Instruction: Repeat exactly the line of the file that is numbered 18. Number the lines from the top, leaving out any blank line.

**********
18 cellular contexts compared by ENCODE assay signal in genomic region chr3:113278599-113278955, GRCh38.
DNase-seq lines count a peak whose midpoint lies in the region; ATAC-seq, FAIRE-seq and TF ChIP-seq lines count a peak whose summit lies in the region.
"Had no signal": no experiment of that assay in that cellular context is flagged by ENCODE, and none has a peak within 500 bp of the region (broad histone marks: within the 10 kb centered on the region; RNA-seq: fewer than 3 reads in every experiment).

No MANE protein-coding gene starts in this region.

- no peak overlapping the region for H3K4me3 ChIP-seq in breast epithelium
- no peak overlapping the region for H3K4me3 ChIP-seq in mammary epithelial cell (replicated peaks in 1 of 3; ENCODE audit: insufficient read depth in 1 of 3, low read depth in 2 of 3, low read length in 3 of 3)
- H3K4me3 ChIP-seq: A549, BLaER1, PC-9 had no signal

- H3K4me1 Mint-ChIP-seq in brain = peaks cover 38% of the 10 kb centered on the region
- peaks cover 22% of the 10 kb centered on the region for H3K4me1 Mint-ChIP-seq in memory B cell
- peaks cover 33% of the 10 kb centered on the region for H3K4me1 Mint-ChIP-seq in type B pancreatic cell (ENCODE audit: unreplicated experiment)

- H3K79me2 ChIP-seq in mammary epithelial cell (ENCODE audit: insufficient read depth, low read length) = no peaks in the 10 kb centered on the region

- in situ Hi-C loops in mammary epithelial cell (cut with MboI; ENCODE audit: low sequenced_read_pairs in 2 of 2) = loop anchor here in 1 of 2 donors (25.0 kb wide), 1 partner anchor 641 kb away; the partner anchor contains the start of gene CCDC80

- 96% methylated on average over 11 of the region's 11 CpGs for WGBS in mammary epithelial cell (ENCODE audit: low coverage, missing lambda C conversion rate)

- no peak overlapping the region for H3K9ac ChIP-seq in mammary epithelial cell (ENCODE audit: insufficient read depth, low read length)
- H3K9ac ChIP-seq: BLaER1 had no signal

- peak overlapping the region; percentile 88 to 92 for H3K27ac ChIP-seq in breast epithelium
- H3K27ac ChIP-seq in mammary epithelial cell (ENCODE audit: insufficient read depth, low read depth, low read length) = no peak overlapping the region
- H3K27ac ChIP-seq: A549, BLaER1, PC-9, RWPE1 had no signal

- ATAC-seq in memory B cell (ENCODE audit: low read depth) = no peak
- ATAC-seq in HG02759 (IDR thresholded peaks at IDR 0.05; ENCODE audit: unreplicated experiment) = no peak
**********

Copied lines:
- H3K27ac ChIP-seq: A549, BLaER1, PC-9, RWPE1 had no signal